Money doesn't grow on trees. Or does it? From Indian vultures to Chinese bees, nature provides 'natural services', 24/7. Recycling miracles in the soil; an army of predators ridding us of unwanted pests; an abundance of life creating a genetic codebook that underpins our food, pharmaceutical industries and much more. It's been estimated that these are worth an annual $50 trillion to the world economy – not far short of the global GDP of $63 trillion.
Yet we take most of nature's services for granted, imagining them free and limitless... until they suddenly switch off. This is a book full of immediate, impactful stories, containing both warnings (such as in the tale of India's vultures, killed off by drugs given to cattle, leading to an epidemic of rabies) but also the positive (how birds protect the Dutch apple harvest or the Amazon rainforests evaporate 20 billion tonnes of water each day). Tony Juniper's book will change whole way you think about life, the planet and the economy.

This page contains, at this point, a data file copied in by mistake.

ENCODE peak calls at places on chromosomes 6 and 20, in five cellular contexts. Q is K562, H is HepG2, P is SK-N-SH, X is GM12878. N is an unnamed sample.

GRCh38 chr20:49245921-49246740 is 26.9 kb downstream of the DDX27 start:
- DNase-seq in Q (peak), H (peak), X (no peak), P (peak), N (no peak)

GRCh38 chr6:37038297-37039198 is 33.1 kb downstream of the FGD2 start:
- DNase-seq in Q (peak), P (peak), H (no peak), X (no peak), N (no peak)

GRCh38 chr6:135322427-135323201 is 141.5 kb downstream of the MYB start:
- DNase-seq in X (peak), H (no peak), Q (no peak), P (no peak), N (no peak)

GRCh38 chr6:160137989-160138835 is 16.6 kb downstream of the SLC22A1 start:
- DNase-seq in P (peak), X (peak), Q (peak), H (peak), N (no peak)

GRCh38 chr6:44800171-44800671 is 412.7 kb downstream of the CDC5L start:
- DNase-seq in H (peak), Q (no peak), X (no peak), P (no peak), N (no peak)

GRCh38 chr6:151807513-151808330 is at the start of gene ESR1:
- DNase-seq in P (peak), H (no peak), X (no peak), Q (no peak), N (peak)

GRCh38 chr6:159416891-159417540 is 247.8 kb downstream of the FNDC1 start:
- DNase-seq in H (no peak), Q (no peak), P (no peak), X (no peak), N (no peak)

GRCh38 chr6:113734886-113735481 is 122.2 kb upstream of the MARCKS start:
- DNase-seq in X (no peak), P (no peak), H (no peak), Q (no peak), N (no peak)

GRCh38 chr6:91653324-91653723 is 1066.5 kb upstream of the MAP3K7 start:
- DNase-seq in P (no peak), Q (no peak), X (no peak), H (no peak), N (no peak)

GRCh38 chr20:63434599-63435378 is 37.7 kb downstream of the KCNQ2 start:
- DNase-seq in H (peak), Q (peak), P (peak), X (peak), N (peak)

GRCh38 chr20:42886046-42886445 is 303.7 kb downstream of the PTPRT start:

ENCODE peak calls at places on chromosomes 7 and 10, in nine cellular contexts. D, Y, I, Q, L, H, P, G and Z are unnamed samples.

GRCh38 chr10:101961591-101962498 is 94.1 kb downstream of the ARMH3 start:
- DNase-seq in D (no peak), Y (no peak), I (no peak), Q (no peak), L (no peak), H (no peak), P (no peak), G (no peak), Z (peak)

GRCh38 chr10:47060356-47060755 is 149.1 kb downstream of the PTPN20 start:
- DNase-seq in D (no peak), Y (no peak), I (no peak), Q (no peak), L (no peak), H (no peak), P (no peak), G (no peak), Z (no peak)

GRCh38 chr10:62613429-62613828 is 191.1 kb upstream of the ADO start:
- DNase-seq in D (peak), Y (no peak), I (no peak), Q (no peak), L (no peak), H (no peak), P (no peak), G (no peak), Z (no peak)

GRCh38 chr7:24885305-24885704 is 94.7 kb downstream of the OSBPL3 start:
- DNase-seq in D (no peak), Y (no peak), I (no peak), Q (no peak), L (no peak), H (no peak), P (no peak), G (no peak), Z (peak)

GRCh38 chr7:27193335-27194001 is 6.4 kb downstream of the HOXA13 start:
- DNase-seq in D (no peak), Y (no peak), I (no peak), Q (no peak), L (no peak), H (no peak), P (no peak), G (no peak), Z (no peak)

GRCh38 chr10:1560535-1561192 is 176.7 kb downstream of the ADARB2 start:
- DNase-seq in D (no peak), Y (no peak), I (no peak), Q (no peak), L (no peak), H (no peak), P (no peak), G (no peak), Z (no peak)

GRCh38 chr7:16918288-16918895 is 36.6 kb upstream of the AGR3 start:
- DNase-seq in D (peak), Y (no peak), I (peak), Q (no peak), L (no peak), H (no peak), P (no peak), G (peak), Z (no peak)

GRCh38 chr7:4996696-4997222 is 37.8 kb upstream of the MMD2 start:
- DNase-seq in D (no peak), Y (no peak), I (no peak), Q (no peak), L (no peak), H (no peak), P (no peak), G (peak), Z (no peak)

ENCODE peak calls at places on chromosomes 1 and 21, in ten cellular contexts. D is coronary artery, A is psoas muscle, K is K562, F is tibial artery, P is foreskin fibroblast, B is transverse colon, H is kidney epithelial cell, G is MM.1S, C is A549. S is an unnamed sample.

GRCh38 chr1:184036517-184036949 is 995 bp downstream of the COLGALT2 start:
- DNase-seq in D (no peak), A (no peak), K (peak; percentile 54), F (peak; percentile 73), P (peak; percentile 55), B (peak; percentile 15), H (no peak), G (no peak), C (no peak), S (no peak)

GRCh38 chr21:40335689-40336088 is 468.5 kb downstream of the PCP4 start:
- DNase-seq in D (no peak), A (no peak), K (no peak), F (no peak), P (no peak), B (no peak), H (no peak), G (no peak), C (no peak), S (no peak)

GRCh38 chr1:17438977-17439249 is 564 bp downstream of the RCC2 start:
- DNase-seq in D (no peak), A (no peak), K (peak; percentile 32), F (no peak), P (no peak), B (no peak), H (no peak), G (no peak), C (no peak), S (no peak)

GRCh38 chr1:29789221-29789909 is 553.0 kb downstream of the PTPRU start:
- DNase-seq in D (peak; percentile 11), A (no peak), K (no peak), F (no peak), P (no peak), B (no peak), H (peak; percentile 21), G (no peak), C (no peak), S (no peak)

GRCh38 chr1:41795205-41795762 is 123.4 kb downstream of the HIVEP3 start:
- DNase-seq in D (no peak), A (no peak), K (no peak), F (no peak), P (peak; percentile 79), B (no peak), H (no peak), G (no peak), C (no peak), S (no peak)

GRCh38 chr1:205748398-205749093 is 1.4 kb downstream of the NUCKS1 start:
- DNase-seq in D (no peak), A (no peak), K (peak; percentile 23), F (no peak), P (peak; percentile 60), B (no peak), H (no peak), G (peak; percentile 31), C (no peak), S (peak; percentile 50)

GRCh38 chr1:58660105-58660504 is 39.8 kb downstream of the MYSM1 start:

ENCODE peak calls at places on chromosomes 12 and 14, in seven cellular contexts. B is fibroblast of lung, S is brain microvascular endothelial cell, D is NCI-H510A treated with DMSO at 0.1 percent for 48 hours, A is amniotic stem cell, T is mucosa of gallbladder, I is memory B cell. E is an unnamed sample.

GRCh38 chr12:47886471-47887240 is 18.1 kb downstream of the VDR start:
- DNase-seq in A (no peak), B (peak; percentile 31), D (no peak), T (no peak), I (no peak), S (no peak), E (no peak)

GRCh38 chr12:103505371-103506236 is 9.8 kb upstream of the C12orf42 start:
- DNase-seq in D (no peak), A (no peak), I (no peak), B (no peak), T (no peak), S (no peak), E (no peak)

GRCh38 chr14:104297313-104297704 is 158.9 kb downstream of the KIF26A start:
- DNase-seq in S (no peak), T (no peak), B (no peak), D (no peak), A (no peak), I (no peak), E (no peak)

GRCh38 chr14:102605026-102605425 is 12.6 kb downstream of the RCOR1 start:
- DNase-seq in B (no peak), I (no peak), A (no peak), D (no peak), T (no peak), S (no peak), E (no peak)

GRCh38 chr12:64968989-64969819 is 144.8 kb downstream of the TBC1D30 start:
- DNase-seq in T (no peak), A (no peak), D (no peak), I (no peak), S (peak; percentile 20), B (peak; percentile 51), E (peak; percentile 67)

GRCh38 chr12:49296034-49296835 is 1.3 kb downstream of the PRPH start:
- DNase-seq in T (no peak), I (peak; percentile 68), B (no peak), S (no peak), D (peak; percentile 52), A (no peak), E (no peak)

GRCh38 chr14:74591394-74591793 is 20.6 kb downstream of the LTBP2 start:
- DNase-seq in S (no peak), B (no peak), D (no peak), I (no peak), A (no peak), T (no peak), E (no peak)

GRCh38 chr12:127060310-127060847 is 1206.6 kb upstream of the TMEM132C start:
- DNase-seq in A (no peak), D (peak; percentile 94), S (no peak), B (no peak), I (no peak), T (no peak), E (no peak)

Tony Juniper is Britain's best known environmental campaigner. He is a former director of Friends of the Earth, where he led the 'Big Ask' campaign which led to the 2008 Climate Change Act. He is the author of several books, including the companion volume to the BBC series Saving Planet Earth (2007), Spix's Macaw: the race to save the world's rarest bird (2002) and What Nature Does for Britain.